New York State Office for the Aging (NYSOFA) Acting Director Greg Olsen said, “Many older adults are prescribed up to 14 medications a year, and over time, changing medical conditions can mean different medications. Having expired or unneeded prescription drugs can lead to potentially dangerous situations from incorrect dosages, taking expired pills that are no longer effective, or having unused medication find its way into the wrong hands. National Prescription Drug Take Back Day helps older New Yorkers and caregivers dispose of unused medications safely to avoid accidental misuse or abuse.”
The DEA can only accept pills or patches, not liquids, needles or sharps.The service is free and anonymous. According to the 2016 National Survey on Drug Use and Health, 6.2 million Americans abused controlled prescription drugs. The number of accidental poisonings and overdoses due to these drugs is also disturbingly high. Studies show that most abused prescription drugs are obtained from family and friends, often from the home medicine cabinet. In addition, there are concerns about unused pharmaceuticals getting into the wrong hands. More than 70,000 Americans died from drug overdoses in 2017, and the Centers for Disease Control (CDC) has declared this public health threat an epidemic. The usual methods for disposing of unused medicines - throwing them in the trash or flushing them down the toilet - pose potential health, safety and environmental hazards.
With technological advances in analytical techniques, it is now possible to detect low levels of drugs in surface water and groundwater. Some drugs pass largely unaltered through wastewater treatment plants and enter rivers and other waterways. Flushed medications have been found in New York lakes, rivers and streams and can negatively affect the waterways. A national study conducted in 1999 and 2000 by the U.S. Geological Survey found low levels of drugs such as antibiotics, hormones, contraceptives and steroids in 80 percent of rivers and streams tested. Medications adversely affect fish and other aquatic wildlife and increase the development of drug-resistant bacteria.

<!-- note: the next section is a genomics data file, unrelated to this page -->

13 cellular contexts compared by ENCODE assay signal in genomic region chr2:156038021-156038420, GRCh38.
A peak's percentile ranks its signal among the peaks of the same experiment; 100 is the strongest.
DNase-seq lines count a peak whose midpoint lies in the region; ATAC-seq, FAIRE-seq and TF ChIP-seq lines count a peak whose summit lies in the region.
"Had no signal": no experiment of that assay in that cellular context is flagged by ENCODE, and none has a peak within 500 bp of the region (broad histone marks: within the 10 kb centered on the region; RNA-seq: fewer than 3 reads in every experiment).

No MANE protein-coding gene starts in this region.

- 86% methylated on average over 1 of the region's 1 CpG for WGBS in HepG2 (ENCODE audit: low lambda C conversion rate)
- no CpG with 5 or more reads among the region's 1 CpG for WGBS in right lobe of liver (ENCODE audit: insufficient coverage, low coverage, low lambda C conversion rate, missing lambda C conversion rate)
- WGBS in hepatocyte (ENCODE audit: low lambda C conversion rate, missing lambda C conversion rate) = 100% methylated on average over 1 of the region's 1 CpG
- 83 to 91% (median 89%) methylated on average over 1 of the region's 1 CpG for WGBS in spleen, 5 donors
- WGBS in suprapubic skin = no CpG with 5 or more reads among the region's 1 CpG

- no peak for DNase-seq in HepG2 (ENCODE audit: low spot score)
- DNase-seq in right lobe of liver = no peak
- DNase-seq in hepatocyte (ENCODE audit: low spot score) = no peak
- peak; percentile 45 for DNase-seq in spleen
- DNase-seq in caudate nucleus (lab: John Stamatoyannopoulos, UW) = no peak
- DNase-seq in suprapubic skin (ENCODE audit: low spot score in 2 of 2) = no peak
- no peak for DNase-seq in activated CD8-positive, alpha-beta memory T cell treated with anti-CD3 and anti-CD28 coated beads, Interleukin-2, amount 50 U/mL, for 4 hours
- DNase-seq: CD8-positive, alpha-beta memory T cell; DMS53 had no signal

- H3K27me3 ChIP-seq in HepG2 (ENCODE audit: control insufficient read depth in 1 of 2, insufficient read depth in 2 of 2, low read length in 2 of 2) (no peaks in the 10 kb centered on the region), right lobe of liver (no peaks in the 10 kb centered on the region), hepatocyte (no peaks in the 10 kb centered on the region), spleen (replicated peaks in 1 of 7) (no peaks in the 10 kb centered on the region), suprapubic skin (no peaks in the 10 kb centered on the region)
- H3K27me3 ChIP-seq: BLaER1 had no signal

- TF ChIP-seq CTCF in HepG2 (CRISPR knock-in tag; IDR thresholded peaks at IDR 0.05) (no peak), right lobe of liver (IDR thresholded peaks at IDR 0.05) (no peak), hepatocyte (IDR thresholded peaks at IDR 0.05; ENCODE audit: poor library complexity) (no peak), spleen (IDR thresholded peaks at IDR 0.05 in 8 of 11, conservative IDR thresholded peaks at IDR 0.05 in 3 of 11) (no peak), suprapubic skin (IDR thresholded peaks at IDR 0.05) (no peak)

The State Department of Environmental Conservation announced in December 2017 that, under New York's $2 million pilot Pharmaceutical Take-Back Program, 251 collection boxes have been distributed to participating retail pharmacies, hospitals and long-term care facilities across the state to safely collect unused and expired waste medication. Since May 2018, DEC has collected over 9.5 tons or 19,071 pounds of unused, unwanted, or expired medications through the pilot program and New Yorkers are encouraged to use the medication collection box locations, which can be found by visiting the https://on.ny.gov/rxdropbox and clicking on the map.
The pilot is funded with $2 million from the state's Environmental Protection Fund, which covers the full cost of purchasing U.S. Drug Enforcement Administration-compliant medication drop boxes, as well as the cost of up to 50 inner liners, pick up, transport and destruction of collected waste pharmaceuticals for a period of two years. At the end of the pilot program participants are required to continue the program, at their own expense, for six additional months. DEC is in the process of installing another 230 medication collection boxes across the state under the second phase of the pilot program, which began in February of 2019.
Additionally, the Department of Health, in consultation with DEC, continue to implement the Drug Take Back Act which was signed in by Governor Cuomo in July 2018. This program will be operational later this year and mandates that drug manufacturers establish, fund, and manage a New York State approved drug take back program for the safe collection and disposal of unused covered drugs.
For more information about the disposal of prescription drugs or about National Prescription Drug Take Back Day, go to the DEA Diversion website.